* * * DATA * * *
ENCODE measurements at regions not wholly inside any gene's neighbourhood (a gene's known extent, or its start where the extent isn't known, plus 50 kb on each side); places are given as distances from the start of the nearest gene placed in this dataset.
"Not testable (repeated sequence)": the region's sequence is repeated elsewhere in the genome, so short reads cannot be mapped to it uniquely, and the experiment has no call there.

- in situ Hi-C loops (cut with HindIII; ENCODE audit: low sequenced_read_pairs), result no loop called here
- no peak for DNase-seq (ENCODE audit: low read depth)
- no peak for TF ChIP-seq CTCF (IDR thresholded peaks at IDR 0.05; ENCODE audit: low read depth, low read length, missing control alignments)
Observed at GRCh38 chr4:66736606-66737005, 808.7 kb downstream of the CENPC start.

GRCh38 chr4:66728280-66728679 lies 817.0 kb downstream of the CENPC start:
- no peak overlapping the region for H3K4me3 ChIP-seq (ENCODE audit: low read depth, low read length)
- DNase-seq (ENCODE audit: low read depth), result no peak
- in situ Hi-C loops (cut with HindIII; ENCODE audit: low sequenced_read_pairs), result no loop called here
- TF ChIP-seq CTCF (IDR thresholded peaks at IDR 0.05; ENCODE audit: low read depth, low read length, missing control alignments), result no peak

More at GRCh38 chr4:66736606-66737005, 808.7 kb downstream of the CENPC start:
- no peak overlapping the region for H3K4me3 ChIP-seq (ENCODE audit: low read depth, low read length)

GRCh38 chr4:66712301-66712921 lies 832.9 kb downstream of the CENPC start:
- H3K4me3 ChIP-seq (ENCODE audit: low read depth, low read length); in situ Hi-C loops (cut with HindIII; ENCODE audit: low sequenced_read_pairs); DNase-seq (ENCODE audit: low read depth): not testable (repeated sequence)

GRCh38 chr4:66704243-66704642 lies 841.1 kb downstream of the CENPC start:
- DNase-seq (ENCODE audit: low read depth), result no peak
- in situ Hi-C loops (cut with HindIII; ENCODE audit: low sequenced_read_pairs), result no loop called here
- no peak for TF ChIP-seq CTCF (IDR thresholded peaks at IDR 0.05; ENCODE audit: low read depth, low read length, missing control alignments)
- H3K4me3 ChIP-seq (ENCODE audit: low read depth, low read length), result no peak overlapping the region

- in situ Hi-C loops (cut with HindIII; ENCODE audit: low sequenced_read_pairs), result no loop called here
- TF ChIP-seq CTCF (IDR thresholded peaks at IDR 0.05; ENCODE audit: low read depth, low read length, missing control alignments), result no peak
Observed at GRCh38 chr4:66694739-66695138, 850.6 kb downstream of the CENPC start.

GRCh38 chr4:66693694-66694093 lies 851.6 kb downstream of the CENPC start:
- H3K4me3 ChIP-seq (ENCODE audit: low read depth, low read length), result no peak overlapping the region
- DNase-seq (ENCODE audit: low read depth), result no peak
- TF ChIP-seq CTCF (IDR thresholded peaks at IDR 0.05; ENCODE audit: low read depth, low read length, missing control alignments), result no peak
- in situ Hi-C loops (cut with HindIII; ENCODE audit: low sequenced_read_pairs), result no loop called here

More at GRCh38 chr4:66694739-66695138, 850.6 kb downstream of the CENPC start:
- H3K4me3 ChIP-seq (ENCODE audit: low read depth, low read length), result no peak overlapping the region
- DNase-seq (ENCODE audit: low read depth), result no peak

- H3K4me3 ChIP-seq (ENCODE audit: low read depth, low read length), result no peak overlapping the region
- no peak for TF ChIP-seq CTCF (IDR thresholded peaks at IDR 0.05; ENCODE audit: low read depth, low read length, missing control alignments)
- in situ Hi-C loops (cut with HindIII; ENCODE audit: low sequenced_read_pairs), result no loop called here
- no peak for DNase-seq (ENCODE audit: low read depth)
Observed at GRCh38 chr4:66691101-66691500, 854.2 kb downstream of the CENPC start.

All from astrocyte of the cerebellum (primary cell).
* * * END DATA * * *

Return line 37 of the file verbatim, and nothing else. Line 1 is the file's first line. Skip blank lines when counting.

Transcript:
All from astrocyte of the cerebellum (primary cell).